It has been estimated that in the course of the Second World War some 60,000 Italian civilians were killed by bombs. Between 1940 and 1945, almost every city in Italy was subjected to bombing raids, initially by the British, and subsequently by the USAF as well. Whilst the British RAF concentrated on the North, the Americans bombed Southern Italy.
Allied commanders’ thinking was that the Italian population would be thoroughly demoralised if their cities were bombed, and raids were intensified during 1942 and 1943. By the middle of 1943 every region in the country had been bombed.
Italian writer Jolanda di Benigno, writing in the summer of 1943 said: “…. Every day we switched the radio on with shaking hand and the eye fixed on the terrible questions: which of our dear, illustrious, courageous cities has been offended last night? How many more dead? … bombs, the bombs of 4,000 pounds, death that comes from where we look when we pray to God.”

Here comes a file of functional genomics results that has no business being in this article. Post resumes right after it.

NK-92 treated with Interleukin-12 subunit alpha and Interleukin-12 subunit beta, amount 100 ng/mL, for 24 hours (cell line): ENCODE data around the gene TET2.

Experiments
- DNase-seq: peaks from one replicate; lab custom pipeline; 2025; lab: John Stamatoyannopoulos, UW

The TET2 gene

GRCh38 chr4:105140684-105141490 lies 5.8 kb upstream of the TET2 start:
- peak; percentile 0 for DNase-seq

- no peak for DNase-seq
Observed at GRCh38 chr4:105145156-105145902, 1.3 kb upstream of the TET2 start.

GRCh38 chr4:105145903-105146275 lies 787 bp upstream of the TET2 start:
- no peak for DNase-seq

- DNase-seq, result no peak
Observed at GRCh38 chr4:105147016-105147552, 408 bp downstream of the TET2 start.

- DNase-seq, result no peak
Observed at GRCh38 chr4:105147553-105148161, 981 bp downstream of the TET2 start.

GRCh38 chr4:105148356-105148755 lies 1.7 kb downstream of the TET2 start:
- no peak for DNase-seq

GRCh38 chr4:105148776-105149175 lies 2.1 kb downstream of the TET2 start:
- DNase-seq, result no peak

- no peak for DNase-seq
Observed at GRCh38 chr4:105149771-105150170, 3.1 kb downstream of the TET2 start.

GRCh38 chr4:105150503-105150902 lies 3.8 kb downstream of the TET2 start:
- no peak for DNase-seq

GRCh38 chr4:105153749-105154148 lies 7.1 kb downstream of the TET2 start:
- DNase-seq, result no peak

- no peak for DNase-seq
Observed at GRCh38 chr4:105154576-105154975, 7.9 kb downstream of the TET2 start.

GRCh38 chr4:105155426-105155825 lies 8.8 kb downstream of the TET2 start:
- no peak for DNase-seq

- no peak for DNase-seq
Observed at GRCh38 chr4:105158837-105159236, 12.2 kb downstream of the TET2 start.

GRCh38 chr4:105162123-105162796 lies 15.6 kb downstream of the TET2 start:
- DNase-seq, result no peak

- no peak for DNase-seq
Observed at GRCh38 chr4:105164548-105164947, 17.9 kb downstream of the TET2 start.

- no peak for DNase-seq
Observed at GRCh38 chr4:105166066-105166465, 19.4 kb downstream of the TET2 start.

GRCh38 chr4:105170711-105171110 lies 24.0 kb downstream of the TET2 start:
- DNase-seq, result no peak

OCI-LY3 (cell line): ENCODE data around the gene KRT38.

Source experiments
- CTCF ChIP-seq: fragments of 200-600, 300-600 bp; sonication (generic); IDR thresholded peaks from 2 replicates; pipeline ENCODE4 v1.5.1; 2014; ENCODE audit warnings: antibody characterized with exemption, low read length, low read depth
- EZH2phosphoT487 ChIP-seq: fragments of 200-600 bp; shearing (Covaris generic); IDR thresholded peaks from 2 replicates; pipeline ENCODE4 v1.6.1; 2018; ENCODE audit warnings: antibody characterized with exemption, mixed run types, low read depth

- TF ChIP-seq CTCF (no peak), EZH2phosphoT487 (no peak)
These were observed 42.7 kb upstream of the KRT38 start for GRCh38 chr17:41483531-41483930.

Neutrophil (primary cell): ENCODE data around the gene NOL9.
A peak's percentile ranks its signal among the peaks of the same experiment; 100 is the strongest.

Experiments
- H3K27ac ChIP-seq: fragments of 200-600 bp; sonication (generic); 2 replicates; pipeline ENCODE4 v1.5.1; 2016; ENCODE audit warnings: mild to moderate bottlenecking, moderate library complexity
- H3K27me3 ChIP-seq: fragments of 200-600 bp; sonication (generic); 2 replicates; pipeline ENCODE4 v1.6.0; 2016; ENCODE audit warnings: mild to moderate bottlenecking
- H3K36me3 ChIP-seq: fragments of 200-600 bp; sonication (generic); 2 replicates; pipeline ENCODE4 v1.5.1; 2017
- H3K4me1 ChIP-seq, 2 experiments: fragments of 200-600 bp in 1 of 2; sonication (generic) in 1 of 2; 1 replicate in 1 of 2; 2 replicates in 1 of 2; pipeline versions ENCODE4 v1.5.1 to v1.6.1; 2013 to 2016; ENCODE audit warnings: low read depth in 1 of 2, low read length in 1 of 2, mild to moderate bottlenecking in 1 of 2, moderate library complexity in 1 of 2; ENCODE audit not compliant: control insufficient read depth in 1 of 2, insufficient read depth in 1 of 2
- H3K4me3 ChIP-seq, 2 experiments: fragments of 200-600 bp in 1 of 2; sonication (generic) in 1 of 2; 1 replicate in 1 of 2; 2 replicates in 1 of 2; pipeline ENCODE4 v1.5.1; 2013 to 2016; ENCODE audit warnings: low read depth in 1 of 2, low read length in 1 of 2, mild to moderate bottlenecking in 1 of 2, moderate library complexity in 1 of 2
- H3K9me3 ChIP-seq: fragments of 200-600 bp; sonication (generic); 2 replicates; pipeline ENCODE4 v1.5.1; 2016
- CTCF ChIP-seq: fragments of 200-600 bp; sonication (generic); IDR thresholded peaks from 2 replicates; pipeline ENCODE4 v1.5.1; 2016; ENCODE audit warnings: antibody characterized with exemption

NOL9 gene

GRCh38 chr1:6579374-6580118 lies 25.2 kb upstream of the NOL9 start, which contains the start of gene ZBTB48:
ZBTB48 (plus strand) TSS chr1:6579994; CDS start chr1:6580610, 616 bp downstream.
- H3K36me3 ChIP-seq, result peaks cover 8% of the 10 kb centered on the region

On 18th April that year a raid took place on Palermo, the ancient capital city of Sicily, which is situated by the Gulf of Palermo in the Tyrrhenian Sea. In 1943 the city, which is the traditional home of the Italian Mafia had a population of just over 400,000 people.
One of the aircraft taking part in the raid was USAF B-17 41-2437, nicknamed ‘Devils from hell’. The aircraft, from 352nd Bomb squadron of the 301st Bomb group, carried a nine-man crew captained by First Lieutenant Bobby M Godwin from Texas.
In the course of the raid, ‘Devils from hell’ was attacked by several Messerschmitt Bf 110s (twin- engine heavy fighters) which reportedly damaged one of its engines. The B-17 came down in the sea off the Sicilian coast. Eye-witnesses reported no signs of anyone escaping from the aircraft before or after it hit the sea, and all on board were posted as Missing In Action (MIA), The Telegraph reports.
Earlier this year, following several months of investigation and discussions with surviving witnesses a team of amateur divers located the wrecked aircraft. It is located at a depth of 75 metres, approximately four miles off the coast near Palermo. Positive identification was possible using photographs, taken by the diving team, of the aircraft’s engine serial numbers.
The divers saw no signs of human remains and there are no plans to salvage the wreck, which has been registered as a military war grave.